Peru Wrapup

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Closeup of old man at Pisac
Closeup of old man at Pisac (View on flickr)

Pictures from southern Peru and Northern Peru are up... And our route maps and elevation profiles are all up-to-date as well.

Peru was a delightful and challenging country for bicycle travel. The people are warm and open and cry out "Gringo!" from every field and household. (This may be rude in "gringo" terms, but it's just friendly banter from most Peruvians. Who knows why everybody does this in Peru!)

It was also a hard country. We climbed to passes as high as we've ever been (4700 meters, over 15,000 feet) and suffered endless dusty dirt roads. The toilets (or rather outhouses) (if they existed) in rural areas were often of the "squatter" type, not the "sitter" type, where you put your feet beside a hole and aim at the hole.

The country is incredibly beautiful, with striking snow-covered mountains, green rice paddies, huge rivers, and everything in between. And, of course, it has Machu Picchu, which has to be one of the world's most beautiful places.

It was cheap most of the time, except around Cusco and Machu Picchu, where they have the squeeze of the tourist down to a fine art.

Some price examples:

  • Hotels: US$5-10 for the two of us. Sometimes surprisingly good.

Our Plan: To Uyuni and the Argentine Border by Bus

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Thanks to all of you for your wonderful advice! After a week of resting in La Paz, Bolivia, here's what we have decided to do:

Tonight we're taking an all-night bus to Uyuni, in southern Bolivia, where we'll see the amazing Salar de Uyuni. After a few days there we'll take a train or bus to the Argentine border and ride south on the bikes to Salta, Argentina. In Salta we'll probably take some more time off, perhaps a month or so. Randy will try to pick up some work on the internet doing some web development, and Nancy will be refreshing some of her skills and doing some more drawing. Then we'll probably head south on the bikes and continue the ride.

Thanks so much for your care for us and for your encouraging comments!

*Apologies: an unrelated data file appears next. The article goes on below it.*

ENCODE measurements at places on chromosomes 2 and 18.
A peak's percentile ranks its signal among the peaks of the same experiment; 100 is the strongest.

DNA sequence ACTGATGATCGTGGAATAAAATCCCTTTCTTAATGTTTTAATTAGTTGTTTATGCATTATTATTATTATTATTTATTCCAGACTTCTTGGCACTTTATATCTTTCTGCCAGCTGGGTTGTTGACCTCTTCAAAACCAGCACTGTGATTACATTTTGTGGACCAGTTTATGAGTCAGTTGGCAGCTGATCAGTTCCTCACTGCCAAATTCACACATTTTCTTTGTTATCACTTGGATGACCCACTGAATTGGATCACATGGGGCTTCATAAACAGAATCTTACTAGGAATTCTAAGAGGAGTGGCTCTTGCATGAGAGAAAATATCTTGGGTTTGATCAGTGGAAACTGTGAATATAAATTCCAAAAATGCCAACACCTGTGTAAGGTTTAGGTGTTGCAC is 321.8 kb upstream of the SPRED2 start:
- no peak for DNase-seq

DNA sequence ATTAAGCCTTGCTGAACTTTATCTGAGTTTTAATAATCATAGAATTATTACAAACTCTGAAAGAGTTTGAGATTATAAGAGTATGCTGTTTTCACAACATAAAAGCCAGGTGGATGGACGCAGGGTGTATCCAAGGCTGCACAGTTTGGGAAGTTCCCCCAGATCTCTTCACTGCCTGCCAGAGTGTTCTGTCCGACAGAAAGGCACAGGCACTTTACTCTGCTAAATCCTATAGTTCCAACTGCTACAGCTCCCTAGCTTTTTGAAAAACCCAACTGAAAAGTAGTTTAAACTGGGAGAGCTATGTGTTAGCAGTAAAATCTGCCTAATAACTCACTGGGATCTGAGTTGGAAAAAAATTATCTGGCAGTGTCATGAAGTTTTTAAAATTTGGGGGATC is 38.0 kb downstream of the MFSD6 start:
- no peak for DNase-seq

-Randy and Nancy

Riding around Lake Titicaca and into Bolivia

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We rode from Puno, Peru to La Paz, Bolivia mostly along Lake Titicaca where the high-altitude lake reflected silver sunlight off the deep blue-green water. During the ride we saw villages harvesting reeds to make into mats, individuals making fishing nets, groups of people preparing the earth for the planting of potatoes, with mostly human power or oxen, but a few had the benefit of using tractors. The first night out of Puno, we outraced a tremendous storm and dove for cover in Ilave after riding 35 beautiful, flat miles. It was so good to be in a hotel room, dry, and safe from the blasting winds and pounding rain which lasted for most of the late afternoon and evening. The next day when we awoke the sun was shinning and the skies were clear. We rode another 49 miles enjoying vast open altiplano which was a wide open valley of dry flat fields. The closer we got to the Bolivian border the more we saw sheep and llamas grazing in the open valley. We even stopped for a photo shoot at the market in Juli where the livestock market was full of sheep and llamas. I saw live sheep hauled up on to the roofs of mini buses and lashed down. I watched as they stuffed live llamas inside the buses. I found it amusing to see a big bunch of live giant sheep on top of a van and a heads of llama sticking out an open window as the buses called colectivos drove past us. I was glad I was not one of those animals.

We stopped for the night in the last town in Peru called Yunguyo before we crossed into Bolivia. To our delight the town was celebrating the fiesta of its patron saint.  read more here... lee mas aquí... »

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